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Coffee enemas have been used for years as a critical component for those working hard to stay well. For many, it makes the difference between enjoying life and struggling to function.
The very last part of the colon, before reaching the rectum, is in an "S" shape and called the sigmoid colon. By the time stool gets to this part of the colon, most nutrients have been absorbed back into the bloodstream. Because the stool contains products of putrefaction at this point, there exists a special circulatory system between the sigmoid colon and the liver. There is a direct communication of veins called the enterohepatic circulation.
Put a little over 1 quart of clean water in a pan and bring it to a boil. Add 2 flat tablespoons of coffee (or the coffee amount that has been prescribed for you). Let it continue to boil for five minutes, then turn the stove off, leaving the pan on the hot burner.
Allow it to cool down to a very comfortable, tepid temperature. Test with your finger. It is safer to have it too cold than too warm. CAUTION: never use it any hotter than what your immersed finger can easily tolerate.
Next, carry your pan or pot and lay an old towel on the floor (or your bed if you are careful and know you won't spill. For safety, a piece of plastic can be placed under the towel). If you don't use an old towel, you will soon have one since coffee stains permanently! Use another bunch of towels, if you want, as a pillow and bring along some appropriately relaxing literature. Pour the coffee from the pan into the enema bucket without getting the coffee grounds in the cup. You may prefer to use an intermediate container with a pour spout when going from the pan to the enema bucket. Do not use a paper filter to strain the grounds. Put your enema bag in the sink with the catheter clamped closed.
Pour the coffee into the enema bag. Loosen the clamp to allow the coffee to run out to the end of the catheter tip and reclamp the bag when all the air has been removed from the enema tubing. Use a coat hanger to hang the enema bag at least two feet above the floor; on a door knob or towel rack. The bucket can rest on a chair, shelf or be held. Do not hang it high, as on a shower head, because it will be too forceful and the hose won't reach. It should flow very gently into the rectum and distal sigmoid colon only; this is not a high enema or colonic. Allowing it to go well up into the colon may introduce caffeine into the general circulation as though you had taken it by mouth.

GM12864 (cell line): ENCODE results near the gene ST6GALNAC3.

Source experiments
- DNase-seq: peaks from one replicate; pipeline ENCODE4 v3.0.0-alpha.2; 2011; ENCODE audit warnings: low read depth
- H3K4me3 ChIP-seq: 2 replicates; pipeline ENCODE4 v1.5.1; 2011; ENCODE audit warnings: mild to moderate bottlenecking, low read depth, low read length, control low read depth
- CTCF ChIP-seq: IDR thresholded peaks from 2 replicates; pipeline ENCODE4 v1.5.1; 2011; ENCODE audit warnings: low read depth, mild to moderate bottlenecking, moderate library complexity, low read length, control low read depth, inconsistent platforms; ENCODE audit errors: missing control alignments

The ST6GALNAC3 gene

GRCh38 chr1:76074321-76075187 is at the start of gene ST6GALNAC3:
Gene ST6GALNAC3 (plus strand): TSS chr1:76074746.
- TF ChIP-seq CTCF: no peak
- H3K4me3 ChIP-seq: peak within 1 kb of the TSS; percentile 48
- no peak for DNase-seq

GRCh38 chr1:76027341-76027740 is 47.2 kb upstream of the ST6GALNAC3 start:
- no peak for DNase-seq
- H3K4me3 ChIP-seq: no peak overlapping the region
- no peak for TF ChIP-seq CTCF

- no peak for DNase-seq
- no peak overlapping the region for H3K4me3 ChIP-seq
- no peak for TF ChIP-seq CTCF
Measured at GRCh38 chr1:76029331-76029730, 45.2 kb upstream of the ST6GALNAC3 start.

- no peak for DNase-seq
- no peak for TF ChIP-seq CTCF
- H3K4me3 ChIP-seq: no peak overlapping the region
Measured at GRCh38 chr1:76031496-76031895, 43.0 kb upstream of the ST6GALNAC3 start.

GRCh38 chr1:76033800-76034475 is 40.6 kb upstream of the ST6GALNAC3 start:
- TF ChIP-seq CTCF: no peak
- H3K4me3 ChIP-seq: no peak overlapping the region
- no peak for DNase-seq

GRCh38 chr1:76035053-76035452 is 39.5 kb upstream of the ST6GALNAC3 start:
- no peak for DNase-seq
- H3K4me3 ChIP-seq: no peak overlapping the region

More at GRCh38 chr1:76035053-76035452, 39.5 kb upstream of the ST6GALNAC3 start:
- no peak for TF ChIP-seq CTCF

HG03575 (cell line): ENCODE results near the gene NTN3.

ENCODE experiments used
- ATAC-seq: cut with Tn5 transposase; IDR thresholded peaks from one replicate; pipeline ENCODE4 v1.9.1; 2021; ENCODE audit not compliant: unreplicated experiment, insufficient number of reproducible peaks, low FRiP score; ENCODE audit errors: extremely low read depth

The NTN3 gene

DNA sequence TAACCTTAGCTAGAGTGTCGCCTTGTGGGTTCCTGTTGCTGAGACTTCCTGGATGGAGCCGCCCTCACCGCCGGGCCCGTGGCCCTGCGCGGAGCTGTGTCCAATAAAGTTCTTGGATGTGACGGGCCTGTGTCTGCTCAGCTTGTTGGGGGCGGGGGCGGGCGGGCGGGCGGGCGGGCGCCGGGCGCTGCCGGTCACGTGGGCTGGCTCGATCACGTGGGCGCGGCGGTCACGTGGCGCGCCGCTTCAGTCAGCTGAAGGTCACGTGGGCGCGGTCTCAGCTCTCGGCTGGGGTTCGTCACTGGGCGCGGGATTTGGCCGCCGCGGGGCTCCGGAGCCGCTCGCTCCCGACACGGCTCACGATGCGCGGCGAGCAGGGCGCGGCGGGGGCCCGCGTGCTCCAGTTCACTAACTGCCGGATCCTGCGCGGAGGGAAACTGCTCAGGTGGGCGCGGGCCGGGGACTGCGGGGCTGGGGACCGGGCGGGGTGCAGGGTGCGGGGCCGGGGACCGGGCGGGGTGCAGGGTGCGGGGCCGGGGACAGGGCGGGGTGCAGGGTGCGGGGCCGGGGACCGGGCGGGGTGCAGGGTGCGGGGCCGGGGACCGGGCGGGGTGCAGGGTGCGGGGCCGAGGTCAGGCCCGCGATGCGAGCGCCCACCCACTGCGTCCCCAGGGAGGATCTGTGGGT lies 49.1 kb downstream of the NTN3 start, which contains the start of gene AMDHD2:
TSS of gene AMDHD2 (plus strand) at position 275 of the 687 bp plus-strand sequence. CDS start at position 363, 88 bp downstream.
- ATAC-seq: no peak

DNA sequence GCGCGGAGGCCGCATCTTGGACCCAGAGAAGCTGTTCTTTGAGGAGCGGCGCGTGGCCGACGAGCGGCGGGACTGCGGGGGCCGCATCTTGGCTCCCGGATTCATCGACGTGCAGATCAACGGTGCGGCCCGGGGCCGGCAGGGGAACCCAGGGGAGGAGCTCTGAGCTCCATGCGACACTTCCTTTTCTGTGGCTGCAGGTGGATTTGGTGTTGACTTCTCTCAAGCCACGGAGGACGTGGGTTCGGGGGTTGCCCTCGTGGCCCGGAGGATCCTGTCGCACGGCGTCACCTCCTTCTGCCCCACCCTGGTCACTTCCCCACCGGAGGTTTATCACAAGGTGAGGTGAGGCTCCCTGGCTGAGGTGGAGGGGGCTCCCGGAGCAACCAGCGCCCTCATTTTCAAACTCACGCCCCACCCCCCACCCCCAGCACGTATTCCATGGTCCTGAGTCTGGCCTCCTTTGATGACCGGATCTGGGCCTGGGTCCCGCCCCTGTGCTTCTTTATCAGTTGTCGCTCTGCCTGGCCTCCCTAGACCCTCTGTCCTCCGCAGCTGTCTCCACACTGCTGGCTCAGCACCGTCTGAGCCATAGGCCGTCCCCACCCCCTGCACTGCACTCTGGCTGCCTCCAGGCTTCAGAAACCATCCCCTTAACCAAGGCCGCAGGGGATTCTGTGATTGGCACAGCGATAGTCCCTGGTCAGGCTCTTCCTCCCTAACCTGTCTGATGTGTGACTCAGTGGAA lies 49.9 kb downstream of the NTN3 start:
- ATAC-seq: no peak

Lie down on the floor on your back or right side and gently insert the catheter. If you need lubrication, food grade vegetable oil such as olive oil, a vitamin E capsule, or KY jelly should be fine, unless you are chemically sensitive. It is generally a good idea to avoid petroleum products. Gently insert the tube into the rectum a few inches and then release the clamp and let the first 1/2 of the quart (1/2 liter; 2 cups) of coffee flow in. Clamp the tubing off as soon as there is the slightest amount of discomfort or fullness. Do not change position or use an incline board to cause the enema to enter further into the colon; this defeats the purpose of this type of enema.
Try to retain the enema for a minimum of 12 or more minutes. Sometimes there will be an immediate urgency to get rid of it and that is fine. It helps to clean the stool out of the colon so that next time around you can hold more of the enema longer. Never force yourself to retain it if you feel that you can't. When you have clamped the tubing, remove the catheter tip and void when you have to. It is best to hold it for at least 12 minutes each time. After you have emptied the bowel, proceed with the remaining 1/2 quart and likewise hold that for at least 12 minutes, if able, then void.